Bewick's Wren, Thryomanes bewickii

These little birds have quite a personality. They are very defensive of their territory which are usually about two and a half acres. Their defensive behavior and their overly large white eye brows make them formidably for their small size (about five inches in length.) They often flip their tail up and down or hold it at a very high angle to their body, giving them a stern appearance.

Diet of the Bewick's Wren

The Bewick's Wren feeds mainly on insects and spiders as well as other arthropods. They forage mainly by glean from the lower branches of trees or from shrubs. The Bewick's Wren in the picture above is picking insects that have been attracted to fallen apples. They will occasionally eat seeds. They prefer to glean in dense foliage where are they are less visible to hawks and other predators

Habitat/ Plant community of the Bewick's Wren

The Bewick's Wren is found mostly in dense shrubby habitats especially Chaparral. However it also uses oak woodland when there is dense under growth and Pinyon-juniper woodland when intermixed with shrubs.

Northern Oak woodland

Central Oak woodland

Southern Oak woodland


Pinyon-Juniper woodland


Migration of the Bewick's Wren

The Bewick's wren is a resident. However, some populations near mountains may take advantage of warmer climates and the temporary abundance of food at higher elevations in spring.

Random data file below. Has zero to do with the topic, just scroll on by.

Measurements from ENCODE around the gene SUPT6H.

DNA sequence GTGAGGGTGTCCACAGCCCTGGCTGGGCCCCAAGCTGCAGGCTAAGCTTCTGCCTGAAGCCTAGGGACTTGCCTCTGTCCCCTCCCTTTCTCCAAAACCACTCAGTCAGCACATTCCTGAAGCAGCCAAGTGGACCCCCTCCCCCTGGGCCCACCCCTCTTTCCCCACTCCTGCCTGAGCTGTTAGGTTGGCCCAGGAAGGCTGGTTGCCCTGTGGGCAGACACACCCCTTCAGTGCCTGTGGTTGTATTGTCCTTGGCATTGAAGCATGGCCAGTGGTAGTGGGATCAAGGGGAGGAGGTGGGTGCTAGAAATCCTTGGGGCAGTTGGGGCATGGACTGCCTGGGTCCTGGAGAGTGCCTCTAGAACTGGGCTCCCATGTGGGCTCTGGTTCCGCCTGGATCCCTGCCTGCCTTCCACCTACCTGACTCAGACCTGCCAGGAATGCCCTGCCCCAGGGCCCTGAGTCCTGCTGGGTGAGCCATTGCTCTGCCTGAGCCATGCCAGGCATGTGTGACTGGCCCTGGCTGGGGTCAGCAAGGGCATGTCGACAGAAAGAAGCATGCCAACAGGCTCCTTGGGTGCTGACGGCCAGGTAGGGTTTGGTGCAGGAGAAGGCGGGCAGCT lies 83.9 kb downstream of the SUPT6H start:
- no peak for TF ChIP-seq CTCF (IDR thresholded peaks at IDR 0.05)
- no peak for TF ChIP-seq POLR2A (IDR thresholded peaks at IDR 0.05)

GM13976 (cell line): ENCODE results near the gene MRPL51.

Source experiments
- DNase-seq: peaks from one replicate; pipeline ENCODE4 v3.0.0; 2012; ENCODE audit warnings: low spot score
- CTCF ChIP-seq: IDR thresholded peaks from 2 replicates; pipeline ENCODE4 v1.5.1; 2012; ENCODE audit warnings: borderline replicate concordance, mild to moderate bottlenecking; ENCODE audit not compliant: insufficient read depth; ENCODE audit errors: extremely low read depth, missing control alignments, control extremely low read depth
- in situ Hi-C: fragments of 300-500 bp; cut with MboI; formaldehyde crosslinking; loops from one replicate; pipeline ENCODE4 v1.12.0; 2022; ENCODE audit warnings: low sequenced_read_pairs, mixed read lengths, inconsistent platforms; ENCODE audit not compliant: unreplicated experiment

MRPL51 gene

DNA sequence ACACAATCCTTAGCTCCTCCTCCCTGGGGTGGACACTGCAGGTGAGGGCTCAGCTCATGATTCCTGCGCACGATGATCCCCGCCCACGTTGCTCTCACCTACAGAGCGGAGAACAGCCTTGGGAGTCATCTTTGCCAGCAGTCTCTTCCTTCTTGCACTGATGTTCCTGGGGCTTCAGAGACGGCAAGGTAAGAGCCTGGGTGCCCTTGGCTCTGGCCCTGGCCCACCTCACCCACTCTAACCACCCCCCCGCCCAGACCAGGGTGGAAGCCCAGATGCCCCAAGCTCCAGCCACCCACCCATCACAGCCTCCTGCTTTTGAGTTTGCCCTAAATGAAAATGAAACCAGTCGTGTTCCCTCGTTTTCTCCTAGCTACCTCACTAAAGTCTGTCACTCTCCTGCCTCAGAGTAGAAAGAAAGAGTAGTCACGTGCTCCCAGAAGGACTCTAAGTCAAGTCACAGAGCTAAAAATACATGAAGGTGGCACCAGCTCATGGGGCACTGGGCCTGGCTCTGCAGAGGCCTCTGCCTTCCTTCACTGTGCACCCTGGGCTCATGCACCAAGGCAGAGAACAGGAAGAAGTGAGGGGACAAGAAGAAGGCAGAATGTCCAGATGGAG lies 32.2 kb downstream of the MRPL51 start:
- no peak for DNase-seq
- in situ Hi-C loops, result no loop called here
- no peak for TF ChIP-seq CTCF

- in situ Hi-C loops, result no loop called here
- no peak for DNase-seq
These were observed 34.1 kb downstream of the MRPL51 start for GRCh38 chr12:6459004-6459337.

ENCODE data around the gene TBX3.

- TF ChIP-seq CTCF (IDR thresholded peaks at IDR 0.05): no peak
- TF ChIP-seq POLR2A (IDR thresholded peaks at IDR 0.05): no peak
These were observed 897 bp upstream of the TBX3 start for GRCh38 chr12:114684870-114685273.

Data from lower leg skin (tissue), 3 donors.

Range of the Bewick's Wren

The Bewick's Wren is found throughout most of California except in the deserts of the south east and they high elevations of the Sierra Nevada mountain range.

Nesting habitat of the Bewick's Wren

The Bewick's Wren is a secondary cavity nester. That is they do not actually excavate their own holes. In this case they actually prefer naturally occurring cavities. Although they will nest in old woodpecker cavities, their nesting sites do not necessarily have to be in trees. In fact they prefer to nest near or on the ground. They will also nest in rock crevices or on man made structures.

How to attract the Bewick's Wren to your garden

To attract the Bewick's wren to your garden plant chaparral plants. This is its main habitat and many species are very drought tolerant and excellent for California gardens. A good choice for your garden ia Manzanita species. At the Nursery in Santa Margarita they use Big Berry Manzanita, Arctostaphylos glauca. They seem to favor north facing slopes in the chaparral. These plant communities are denser and moister. Mountain Mahogany, Cercocarpus betuloides, Toyon, Heteromeles arbutifolia and Scrub Oak, Quercus berberidifolia, are also dominant species in this plant community and used by the Bewick's Wren for cover and foraging sites. Another shrub that they are often found in is Golden current, Ribes aureum gracillimum. This is a thicket forming shrub with bright yellow flowers and black berries that is a favorite of many birds. Occasionally they will eat fruits from Elderberry, Sambucus mexicana and Poison Oak, Toxicodendron diversilobum. Also they will occasionally eat seeds of Sumac, Rhus spp, (RHUS) Malosma laurina, and Fiddle neck, Amsinckia spp.

The Bewick's Wren call. It may take awhile to load.
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Edited on Feb 06, 2013. Authors:
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